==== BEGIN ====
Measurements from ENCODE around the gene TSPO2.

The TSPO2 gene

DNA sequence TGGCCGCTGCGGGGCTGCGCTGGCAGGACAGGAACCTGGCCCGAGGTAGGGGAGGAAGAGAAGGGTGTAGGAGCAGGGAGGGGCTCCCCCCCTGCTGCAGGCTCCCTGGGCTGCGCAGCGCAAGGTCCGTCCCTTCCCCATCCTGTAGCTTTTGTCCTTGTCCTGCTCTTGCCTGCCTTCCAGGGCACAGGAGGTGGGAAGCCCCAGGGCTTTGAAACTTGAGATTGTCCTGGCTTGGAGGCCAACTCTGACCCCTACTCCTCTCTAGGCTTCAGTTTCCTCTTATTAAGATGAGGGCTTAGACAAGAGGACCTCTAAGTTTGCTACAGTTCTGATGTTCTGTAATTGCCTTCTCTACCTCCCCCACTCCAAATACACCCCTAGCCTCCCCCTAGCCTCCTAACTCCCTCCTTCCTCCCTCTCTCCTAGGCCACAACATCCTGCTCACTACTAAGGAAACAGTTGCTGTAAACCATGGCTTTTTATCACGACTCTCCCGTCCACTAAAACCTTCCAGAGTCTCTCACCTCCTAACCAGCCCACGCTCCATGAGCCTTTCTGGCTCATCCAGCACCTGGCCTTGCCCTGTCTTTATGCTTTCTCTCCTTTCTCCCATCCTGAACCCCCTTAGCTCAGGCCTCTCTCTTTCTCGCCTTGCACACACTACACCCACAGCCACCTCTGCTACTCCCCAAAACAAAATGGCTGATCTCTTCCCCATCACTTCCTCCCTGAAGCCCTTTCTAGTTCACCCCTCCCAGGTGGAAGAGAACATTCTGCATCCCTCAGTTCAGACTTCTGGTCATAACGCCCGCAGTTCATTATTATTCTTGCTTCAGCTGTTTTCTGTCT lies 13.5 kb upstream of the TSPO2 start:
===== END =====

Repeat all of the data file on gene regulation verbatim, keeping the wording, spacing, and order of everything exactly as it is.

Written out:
Measurements from ENCODE around the gene TSPO2.

The TSPO2 gene

DNA sequence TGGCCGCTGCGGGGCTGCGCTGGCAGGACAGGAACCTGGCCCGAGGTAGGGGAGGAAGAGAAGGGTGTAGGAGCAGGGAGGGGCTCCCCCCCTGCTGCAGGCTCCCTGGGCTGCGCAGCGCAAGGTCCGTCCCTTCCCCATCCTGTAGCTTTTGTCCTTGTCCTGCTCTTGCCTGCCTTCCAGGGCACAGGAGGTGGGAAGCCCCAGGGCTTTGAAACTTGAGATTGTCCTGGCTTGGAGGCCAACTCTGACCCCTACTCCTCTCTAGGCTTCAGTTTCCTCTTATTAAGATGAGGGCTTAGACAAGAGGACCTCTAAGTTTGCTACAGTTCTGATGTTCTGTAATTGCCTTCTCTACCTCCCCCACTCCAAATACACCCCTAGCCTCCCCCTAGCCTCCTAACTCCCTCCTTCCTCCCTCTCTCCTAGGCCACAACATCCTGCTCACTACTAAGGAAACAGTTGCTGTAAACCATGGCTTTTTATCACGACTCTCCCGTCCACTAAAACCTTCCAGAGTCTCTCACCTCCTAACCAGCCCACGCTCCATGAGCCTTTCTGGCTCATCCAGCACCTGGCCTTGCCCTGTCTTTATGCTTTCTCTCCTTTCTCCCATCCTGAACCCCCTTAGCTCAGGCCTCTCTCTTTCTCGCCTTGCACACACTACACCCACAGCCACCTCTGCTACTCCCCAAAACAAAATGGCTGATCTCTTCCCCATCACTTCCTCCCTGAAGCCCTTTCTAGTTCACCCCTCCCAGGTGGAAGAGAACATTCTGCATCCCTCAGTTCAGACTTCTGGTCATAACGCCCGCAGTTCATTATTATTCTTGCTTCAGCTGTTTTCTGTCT lies 13.5 kb upstream of the TSPO2 start: